SALTONSTALL KENNEDY GRANT PROGRAM
Standardization of the Ammonia Electrode....
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GRANT NUMBER:  NA76FD0140           NMFS NUMBER:  96-NER-013

REPORT TITLE:  Standardization of the Ammonia Electrode Method for the Evaluation of Seafood Quality by Correlation to Sensory Analysis

AUTHOR:  Lori F. Pivarnik, P. Christopher Ellis, and Terri Reilly

PUBLISH DATE:  March 29, 2000

AVAILABLE FROM:  National Marine Fisheries Service, Northeast Region, One Blackburn Drive, Gloucester, Massachusetts 01930.  TELEPHONE:   (978) 281-9267

ABSTRACT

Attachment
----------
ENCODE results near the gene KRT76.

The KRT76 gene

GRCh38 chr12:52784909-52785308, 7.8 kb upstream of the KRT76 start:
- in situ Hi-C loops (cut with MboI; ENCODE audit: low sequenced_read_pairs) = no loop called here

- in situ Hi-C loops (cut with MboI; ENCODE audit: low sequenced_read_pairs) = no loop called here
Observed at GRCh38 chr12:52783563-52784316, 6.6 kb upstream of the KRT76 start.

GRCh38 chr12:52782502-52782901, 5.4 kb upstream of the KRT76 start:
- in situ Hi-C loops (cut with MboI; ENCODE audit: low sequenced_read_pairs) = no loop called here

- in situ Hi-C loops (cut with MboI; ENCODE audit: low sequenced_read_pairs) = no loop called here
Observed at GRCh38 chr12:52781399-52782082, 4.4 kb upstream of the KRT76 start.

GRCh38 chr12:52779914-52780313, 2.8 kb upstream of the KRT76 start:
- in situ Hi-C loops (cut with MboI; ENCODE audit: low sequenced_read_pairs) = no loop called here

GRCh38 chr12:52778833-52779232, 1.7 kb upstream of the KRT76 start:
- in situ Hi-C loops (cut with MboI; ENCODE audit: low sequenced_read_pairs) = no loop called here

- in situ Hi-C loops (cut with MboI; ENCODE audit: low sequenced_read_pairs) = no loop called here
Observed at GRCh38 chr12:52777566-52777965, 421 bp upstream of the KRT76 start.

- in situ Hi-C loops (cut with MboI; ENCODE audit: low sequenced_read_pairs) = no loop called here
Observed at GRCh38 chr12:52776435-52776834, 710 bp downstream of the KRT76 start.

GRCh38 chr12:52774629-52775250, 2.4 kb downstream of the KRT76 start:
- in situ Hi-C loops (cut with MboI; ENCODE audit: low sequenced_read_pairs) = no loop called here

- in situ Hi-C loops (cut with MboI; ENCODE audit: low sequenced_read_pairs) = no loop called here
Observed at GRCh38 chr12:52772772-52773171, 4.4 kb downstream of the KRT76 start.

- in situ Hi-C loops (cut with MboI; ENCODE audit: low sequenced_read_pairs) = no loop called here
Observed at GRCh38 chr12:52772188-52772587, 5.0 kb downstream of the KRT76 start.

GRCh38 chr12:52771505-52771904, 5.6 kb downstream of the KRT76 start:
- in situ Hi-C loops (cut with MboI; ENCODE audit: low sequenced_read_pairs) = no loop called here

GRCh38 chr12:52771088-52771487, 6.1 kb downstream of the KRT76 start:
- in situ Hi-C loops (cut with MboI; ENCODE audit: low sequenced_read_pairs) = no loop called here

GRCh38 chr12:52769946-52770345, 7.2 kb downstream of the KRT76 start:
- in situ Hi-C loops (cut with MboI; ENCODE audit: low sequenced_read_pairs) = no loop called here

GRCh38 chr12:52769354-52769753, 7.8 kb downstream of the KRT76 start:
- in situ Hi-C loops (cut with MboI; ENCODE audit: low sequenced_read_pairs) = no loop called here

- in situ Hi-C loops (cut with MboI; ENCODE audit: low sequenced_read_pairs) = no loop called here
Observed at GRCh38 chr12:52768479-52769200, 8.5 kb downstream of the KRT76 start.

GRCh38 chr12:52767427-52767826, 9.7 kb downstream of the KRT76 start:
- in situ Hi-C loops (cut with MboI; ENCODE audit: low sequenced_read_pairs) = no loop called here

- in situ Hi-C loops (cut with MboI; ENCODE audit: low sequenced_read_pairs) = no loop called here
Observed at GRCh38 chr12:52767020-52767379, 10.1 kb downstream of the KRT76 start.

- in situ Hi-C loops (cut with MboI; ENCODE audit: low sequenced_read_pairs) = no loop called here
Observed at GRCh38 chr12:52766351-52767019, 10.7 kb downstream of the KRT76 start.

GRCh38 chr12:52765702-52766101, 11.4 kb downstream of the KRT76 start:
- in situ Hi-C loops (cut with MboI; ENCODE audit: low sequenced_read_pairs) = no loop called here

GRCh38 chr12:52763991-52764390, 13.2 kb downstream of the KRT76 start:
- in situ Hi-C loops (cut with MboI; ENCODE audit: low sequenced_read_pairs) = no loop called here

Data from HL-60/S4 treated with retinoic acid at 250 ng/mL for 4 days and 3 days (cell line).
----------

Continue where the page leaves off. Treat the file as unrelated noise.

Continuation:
The goal of this project was to validate the ammonia ion-selective electrode for determination of seafood quality by correlation to expert sensory assessment.   Ammonia ion-selective (ISE) measurements, reported as apparent ammonia, were successfully correlated to expert sensory assessment on six different fish species stored on ice and held at room temperature.  At both storage temperatures, TVB-N, TMA-N, and apparent ammonia clearly showed the same development trend over the storage periods.   ISE measurements mirrored TVB concentrations with a correlation of TVB with ISE at r2=0.92.  The pattern of change of the sensory scores also followed the same general trend as the chemical tests.  Initial statistical analysis on the samples showed a correlation of r and r2 of 0.74 and 0.54, respectively, with an ISE value of over 22 corresponding to sensory failure.  However, with advanced fish spoilage, the ISE measurements became more erratic.  Therefore, to eliminate the impact of badly spoiled fish, final regression was conducted on samples containing <30mg/100g apparent ammonia with sensory values ranging from 11 to 88.  This resulted in an r and r2 between sensory scores and ISE measurements of 0.88 and 0.77, respectively.  Regression analysis predicted a value of 19.6 mg/100g of apparent ammonia in fish tissue at the sensory limit of 50, regardless of storage conditions.  All of the samples tested showed that the measurement of apparent ammonia with the ISE procedure could be used as a predictor of borderline quality and decomposition based on expert sensory determinations.

 
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